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Department of Otorhinolaryngology. CHOLESTEATOMA. Chronic Suppurative Otitis Media Attico-Antral Type. Cholesteatoma. Is epidermal cyst of the middle ear and/or Temporal bone with a squamous epithelial lining. Contain keratin and desquamated epithelium. Can be congenital or acquired

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Department of otorhinolaryngology

Department of Otorhinolaryngology


Cholesteatoma

CHOLESTEATOMA

Chronic SuppurativeOtitis Media

Attico-Antral Type


Cholesteatoma1

Cholesteatoma

  • Is epidermalcystof the middle ear and/or Temporal bone with a squamous epithelial lining.

  • Contain keratinand desquamated epithelium.

  • Can be congenital or acquired

  • Natural history is progressive growth with erosion of surrounding bone due to pressure effects and osteoclast activation.

    It is skin in wrong place


Department of otorhinolaryngology

Cholesteatoma

It erodes bone by:

1.Enzymatic activity.

2.Pressure necrosis (expansion of the sac).

This may open pathways for spread of infection (Bony or Unsafe type o CSOM)


Pathogenesis of cholesteatoma

Pathogenesis of Cholesteatoma

Congenital Cholesteatoma:

Arises from embryonic epithelial tissue in the temporal bone ( may be in ME cavity or temporal bone especially the petrous apex).

Epidermal cysts usually present in the anterior superior quadrant of the middle ear near the Eustachian tube orifice.


Congenital cholesteatoma

Congenital Cholesteatoma:

Diagnosed as a pearly white mass behind an intact tympanic membrane in a child with no history of chronic ear disease.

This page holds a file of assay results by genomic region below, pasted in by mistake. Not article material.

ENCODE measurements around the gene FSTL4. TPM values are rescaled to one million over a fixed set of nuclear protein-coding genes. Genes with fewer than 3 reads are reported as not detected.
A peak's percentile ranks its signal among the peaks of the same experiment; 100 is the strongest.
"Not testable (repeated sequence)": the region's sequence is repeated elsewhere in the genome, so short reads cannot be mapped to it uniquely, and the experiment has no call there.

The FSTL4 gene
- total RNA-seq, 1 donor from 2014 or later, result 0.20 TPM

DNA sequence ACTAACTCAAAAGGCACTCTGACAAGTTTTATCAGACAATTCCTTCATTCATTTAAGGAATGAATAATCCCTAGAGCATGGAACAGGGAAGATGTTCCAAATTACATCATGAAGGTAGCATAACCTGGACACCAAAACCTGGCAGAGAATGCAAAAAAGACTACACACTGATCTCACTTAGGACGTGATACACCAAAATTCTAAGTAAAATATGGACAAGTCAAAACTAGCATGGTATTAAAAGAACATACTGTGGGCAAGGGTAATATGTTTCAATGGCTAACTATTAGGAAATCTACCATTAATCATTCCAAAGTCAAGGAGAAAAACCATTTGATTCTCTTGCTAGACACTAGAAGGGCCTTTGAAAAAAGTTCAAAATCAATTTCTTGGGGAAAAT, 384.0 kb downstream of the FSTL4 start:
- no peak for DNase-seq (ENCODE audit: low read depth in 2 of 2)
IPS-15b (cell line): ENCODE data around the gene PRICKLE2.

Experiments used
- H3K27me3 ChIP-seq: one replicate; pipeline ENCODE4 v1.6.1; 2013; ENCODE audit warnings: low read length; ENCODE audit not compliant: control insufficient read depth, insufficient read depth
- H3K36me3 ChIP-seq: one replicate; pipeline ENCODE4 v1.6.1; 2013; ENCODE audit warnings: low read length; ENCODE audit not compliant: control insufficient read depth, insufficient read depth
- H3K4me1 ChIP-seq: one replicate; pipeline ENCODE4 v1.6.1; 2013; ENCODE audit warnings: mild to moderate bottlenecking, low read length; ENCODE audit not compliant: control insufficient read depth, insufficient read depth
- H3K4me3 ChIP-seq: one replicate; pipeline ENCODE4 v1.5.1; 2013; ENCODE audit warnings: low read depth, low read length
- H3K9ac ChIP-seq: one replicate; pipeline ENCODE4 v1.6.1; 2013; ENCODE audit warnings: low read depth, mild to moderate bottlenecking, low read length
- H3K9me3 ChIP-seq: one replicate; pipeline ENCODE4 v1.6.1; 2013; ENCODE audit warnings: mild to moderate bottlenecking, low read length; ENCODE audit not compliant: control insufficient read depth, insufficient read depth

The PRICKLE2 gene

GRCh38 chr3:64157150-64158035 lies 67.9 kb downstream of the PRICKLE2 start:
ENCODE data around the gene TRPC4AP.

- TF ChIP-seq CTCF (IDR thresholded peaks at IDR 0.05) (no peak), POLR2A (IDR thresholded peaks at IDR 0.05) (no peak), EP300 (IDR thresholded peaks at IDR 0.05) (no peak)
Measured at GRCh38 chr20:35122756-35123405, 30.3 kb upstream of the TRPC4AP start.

Acquired cholesteatoma

Acquired Cholesteatoma

Pathogenesis

Squamous epithelium may be found in the middle ear as a result of:

  • Invagination

  • Migration (through a perforation)

  • Squamous metaplasia


Acquired cholesteatoma pathogenesis

Acquired CholesteatomaPathogenesis


Acquired cholesteatoma1

Acquired Cholesteatoma

1) Invagination Theory ( primary acquired )

Prolonged ET obstruction creates negative ME pressure leading to retraction of pars flaccida (or the superior part of the membrana tensa) which becomes aninvaginated into the ME (retraction pocket) and gradually distend with accumulated keratin and later on separate from the drum membrane.


Primary acquired cholesteatoma

Primary acquired cholesteatoma

Normal TM

Primary acquired (M Flaccida)


Primary acquired cholesteatoma1

Primary acquired cholesteatoma

Normal TM

Mesotympanic Type (primary)


Primary acquired cholesteatoma2

Primary acquired cholesteatoma


Pathogenesis of cholesteatoma cont

Pathogenesis Of Cholesteatoma(cont.)

2) Migration Theory (Secondry acquired)

The stratified squamous epithelium of the deep external auditory meatus grows through a marginal perforation into the middle ear cavity.

3) Metaplasia Theory

Long standing suppuration can stimulate metaplasia of the simple squamous epithelium of the middle ear to stratified squamous epithelium.


Secondary acquired cholesteatoma

Secondary Acquired Cholesteatoma

  • Migration Theory – most accepted

  • Originates from a tympanic membrane perforation

  • As the edges of the TM try to heal, the squamous epithelium migrates into the middle ear


Clinical picture

Clinical Picture

symptoms

1) Hearing loss (marked) and tinnitus.

Sometimes HL is minimal as the sac may bridges the gap between the necrosedossicles.

2) Foul smelling ear discharge.

Signs

1- Fetid scanty purulent ear discharge

2- Perforated DM with cholesteatoma debris

3- Conductive or mixed HL


Clinical picture1

Clinical Picture

  • Mass behind intact tympanic membrane in cases of congenital cholesteatoma

  • Sometimes the first presentation is with one of complications e.g. facial nerve paralysis or lateral sinus thrombophlebitis

  • Granulation tissue or aural polyp may fill the ear canal with bloody ear discharge